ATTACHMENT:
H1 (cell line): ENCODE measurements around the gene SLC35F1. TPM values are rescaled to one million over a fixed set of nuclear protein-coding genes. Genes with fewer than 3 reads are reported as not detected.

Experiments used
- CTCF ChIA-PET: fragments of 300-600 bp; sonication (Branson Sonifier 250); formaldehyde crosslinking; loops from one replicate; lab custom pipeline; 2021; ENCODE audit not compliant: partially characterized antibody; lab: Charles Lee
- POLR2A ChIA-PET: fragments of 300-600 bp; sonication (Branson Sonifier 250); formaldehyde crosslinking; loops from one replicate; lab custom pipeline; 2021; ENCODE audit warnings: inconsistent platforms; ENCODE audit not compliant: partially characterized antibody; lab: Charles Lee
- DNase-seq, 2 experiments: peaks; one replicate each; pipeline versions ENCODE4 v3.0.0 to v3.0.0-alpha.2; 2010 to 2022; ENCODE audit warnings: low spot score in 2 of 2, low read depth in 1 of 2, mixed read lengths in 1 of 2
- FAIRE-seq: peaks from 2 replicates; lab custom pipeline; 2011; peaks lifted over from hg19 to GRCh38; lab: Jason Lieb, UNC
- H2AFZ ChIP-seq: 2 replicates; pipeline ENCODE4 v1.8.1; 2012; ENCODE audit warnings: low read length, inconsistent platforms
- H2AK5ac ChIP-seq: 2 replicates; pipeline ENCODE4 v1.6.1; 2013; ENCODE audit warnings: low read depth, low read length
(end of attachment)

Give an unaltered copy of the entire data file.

H1 (cell line): ENCODE measurements around the gene SLC35F1. TPM values are rescaled to one million over a fixed set of nuclear protein-coding genes. Genes with fewer than 3 reads are reported as not detected.

Experiments used
- CTCF ChIA-PET: fragments of 300-600 bp; sonication (Branson Sonifier 250); formaldehyde crosslinking; loops from one replicate; lab custom pipeline; 2021; ENCODE audit not compliant: partially characterized antibody; lab: Charles Lee
- POLR2A ChIA-PET: fragments of 300-600 bp; sonication (Branson Sonifier 250); formaldehyde crosslinking; loops from one replicate; lab custom pipeline; 2021; ENCODE audit warnings: inconsistent platforms; ENCODE audit not compliant: partially characterized antibody; lab: Charles Lee
- DNase-seq, 2 experiments: peaks; one replicate each; pipeline versions ENCODE4 v3.0.0 to v3.0.0-alpha.2; 2010 to 2022; ENCODE audit warnings: low spot score in 2 of 2, low read depth in 1 of 2, mixed read lengths in 1 of 2
- FAIRE-seq: peaks from 2 replicates; lab custom pipeline; 2011; peaks lifted over from hg19 to GRCh38; lab: Jason Lieb, UNC
- H2AFZ ChIP-seq: 2 replicates; pipeline ENCODE4 v1.8.1; 2012; ENCODE audit warnings: low read length, inconsistent platforms
- H2AK5ac ChIP-seq: 2 replicates; pipeline ENCODE4 v1.6.1; 2013; ENCODE audit warnings: low read depth, low read length